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Benefits of cover crops touted in Yahara watershed

Wisconsin State Farmer

One of the key practices the farm group promotes on area farms – the watershed runs through Dane County and touches parts of Columbia County to the north and Rock County to the south – is establishment of cover crops on cultivated fields. The practice and research into its management, is spearheaded by Dane County UW-Extension’s Crops and Soils educator Heidi Johnson.

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Produce farmers place new emphasis on food safety

Wisconsin State Farmer

An emphasis on food safety practices at the farm level is growing. University of Wisconsin-Extension organic agriculture specialist Erin Silva discussed these practices and new federal regulations in a Nov. 12, 2015, lecture recorded for Wisconsin Public Television’s University Place.

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Upham Woods offers new Master Naturalist program

Wisconsin Dells Events

The staff at Upham Woods is partnering with UW-Extension’s Master Naturalist Program for a 40-hour, six-session course, spread over three weeks in late March and early April, that they hope will transform a group of local nature enthusiasts into knowledgeable, well-trained and well-versed master naturalists.

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Poverty simulation exercise helps UW-Green Bay athletes build awareness

UW-Green Bay News

More than 50 UW-Green Bay student-athletes participated in a poverty simulation exercise in partnership with UW-Extension recently at the Kress Events Center. The event was part of a larger series of leadership building activities new to athletics called the Phoenix Leadership Initiative (PhLI) where student-athletes participate in targeted programming focused on community involvement, career preparation and professional development among other things.

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Ask the Expert explores early emerging honeybees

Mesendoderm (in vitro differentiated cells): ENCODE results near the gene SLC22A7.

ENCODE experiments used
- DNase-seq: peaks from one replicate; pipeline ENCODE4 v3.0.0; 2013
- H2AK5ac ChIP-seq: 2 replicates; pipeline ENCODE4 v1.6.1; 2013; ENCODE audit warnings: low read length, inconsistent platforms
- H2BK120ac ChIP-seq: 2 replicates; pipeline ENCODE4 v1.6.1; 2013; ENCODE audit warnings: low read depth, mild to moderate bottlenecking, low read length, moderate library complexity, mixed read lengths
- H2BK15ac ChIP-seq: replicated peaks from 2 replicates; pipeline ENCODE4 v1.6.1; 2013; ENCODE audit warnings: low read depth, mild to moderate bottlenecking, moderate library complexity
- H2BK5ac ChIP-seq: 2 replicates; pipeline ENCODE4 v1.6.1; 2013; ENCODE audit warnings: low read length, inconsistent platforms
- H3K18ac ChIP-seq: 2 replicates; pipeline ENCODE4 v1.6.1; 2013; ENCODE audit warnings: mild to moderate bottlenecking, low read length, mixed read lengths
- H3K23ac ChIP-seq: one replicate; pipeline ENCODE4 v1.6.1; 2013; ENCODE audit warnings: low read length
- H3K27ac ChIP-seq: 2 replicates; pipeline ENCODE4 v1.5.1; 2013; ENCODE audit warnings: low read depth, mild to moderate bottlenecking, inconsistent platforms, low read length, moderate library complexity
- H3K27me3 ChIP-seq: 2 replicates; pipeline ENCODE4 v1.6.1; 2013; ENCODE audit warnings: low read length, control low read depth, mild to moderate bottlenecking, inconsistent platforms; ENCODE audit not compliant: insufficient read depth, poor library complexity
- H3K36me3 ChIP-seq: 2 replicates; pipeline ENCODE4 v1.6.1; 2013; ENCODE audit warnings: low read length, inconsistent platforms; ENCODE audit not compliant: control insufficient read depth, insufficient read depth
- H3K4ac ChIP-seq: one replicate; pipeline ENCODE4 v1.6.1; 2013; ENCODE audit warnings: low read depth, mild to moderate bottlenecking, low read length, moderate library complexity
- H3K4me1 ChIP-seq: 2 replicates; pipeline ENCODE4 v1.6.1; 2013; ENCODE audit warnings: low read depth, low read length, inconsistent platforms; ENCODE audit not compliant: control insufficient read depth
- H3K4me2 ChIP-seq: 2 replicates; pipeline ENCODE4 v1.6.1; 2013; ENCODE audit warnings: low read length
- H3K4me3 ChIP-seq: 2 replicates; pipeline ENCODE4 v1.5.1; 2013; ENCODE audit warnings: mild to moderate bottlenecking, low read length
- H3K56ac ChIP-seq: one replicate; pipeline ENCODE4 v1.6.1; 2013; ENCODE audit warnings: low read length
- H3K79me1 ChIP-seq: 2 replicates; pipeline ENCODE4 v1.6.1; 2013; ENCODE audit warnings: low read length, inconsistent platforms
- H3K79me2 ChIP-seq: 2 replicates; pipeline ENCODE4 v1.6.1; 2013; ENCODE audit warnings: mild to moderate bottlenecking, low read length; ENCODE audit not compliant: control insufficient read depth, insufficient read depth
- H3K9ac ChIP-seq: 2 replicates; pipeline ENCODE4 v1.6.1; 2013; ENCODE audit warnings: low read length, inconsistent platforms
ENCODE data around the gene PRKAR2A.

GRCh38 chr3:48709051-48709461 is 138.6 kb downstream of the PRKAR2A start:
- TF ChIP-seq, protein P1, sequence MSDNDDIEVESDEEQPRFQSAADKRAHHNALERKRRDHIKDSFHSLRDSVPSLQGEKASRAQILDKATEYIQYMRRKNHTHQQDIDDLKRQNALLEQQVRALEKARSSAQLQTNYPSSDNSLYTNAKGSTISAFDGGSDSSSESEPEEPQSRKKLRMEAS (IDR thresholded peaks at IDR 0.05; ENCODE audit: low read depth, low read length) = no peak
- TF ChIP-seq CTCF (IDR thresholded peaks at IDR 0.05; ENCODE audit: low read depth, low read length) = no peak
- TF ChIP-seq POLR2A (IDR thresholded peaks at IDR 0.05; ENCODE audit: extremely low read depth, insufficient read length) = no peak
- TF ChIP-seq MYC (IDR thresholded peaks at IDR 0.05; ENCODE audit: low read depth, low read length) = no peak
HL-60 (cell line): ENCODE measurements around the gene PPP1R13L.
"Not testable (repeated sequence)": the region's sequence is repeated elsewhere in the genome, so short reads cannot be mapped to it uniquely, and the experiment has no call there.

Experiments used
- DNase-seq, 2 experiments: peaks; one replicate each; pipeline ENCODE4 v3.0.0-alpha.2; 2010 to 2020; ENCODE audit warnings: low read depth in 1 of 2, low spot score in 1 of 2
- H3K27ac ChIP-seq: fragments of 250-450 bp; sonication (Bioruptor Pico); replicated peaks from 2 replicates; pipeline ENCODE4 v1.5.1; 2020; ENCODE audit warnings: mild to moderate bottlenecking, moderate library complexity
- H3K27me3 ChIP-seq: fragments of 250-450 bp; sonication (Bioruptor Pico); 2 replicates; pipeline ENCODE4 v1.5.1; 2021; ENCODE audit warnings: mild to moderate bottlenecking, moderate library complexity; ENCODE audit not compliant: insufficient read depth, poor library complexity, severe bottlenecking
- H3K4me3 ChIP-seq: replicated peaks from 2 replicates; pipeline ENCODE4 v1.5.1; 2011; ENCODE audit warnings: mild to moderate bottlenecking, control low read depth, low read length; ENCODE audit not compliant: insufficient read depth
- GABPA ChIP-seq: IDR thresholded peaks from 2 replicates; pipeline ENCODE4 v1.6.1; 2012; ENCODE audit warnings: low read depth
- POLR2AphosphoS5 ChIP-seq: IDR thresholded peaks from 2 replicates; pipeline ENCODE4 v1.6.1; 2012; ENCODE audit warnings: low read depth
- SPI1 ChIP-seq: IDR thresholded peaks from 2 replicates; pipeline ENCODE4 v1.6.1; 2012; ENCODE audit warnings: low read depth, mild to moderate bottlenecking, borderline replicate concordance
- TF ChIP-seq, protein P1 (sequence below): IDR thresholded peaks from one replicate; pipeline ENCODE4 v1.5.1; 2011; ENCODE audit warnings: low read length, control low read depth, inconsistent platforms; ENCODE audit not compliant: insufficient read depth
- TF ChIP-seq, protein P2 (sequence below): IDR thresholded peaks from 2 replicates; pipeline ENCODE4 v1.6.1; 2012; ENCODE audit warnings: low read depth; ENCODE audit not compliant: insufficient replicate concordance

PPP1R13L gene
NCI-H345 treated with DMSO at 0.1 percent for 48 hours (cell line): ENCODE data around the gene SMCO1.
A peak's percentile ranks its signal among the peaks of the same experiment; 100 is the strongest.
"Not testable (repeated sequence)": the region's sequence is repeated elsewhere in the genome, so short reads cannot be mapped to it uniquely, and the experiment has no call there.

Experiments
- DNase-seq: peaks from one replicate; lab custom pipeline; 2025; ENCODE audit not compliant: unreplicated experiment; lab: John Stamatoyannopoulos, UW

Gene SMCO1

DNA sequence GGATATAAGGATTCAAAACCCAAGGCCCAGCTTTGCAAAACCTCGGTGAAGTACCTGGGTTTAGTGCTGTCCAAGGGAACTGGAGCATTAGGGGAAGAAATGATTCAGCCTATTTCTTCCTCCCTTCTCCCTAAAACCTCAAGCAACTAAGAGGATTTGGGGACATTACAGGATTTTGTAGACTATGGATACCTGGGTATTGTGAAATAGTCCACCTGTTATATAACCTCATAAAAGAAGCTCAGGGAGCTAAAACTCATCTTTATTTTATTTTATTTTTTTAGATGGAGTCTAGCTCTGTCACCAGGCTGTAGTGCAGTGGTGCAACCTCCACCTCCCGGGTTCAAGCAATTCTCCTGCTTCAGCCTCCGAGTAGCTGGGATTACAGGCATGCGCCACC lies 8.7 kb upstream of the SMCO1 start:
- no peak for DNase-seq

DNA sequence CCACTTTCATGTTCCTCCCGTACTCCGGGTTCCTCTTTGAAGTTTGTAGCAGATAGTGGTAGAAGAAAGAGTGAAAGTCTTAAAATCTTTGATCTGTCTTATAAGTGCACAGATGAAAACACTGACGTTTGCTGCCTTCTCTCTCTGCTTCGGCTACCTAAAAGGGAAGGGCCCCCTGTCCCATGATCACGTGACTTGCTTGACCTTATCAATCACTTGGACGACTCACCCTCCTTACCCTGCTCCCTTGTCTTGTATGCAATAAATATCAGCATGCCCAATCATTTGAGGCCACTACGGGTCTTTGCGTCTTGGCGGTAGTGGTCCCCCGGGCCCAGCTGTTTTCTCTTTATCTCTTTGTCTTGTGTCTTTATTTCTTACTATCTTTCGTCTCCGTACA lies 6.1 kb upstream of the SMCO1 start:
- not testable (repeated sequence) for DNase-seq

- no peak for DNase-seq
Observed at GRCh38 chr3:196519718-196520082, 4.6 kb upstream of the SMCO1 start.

Wisconsin State Farmer

Your local county UW extension office offers soil testing. Contact them for a kit to have a professional soil test done. This will provide an excellent results sheet detailing any amendments or additions you might wish to make to your soil.

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Cotton cloth project tracks soil conditions

Wisconsin State Farmer

The project was carried out by Extension Service agriculture agents from June 20 to July 15. They buried cotton cloths at five different sites in their localities: in a woodland, in agricultural fields with differing crop rotation and tillage practices and at a site of their choice as a way to identify differences in the rate of decomposition of the plant residues.

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Video helps volunteers take on aquatic invasives

Great Lakes Echo 

The University of Wisconsin Extension lake monitoring program is also working on new videos about species specific identification and their citizen monitoring protocol aquatic invasive species. Their long term project in the works is on native plant identification.

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UW-Extension’s guide to food drives

Kenosha News

Kenosha county UW-Extension:  As we ramp up for the major food drives right around the corner we should celebrate the generous spirit in our community. This year, for example, will mark the 29th year the Boy Scouts partner with local organizations for their “Scouting for Food” food drive, which has collected and distributed 6 million pounds of food since its inception. Another well- supported, major food drive, “Stamp Out Hunger”, sponsored by the National Letter Carriers Association will take place place in May. To date it’s the largest single-day food drive in the country.

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No potting soil needed for air plants

Oshkosh Northwestern 

If you want an easy-to-care-for houseplant without the mess of potting soil, one of the 650 species of air plants, called Tillandsia, are for you. For more information email Lawanda Jungwirth is a UW-Extension Master Gardener.

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SCN-resistant soybean seeds not immune from pest

Midwest Producer

The SCN populations are changing all around the country, but the way we manage SCN is not. ‘We are on the front end of a crisis similar to herbicide-resistant weeds and even costlier to farmers,’ said Shawn Conley, professor and Extension agronomist at University of Wisconsin-Madison. ‘From an agronomic point of view and to keep productivity high, this is alarming.

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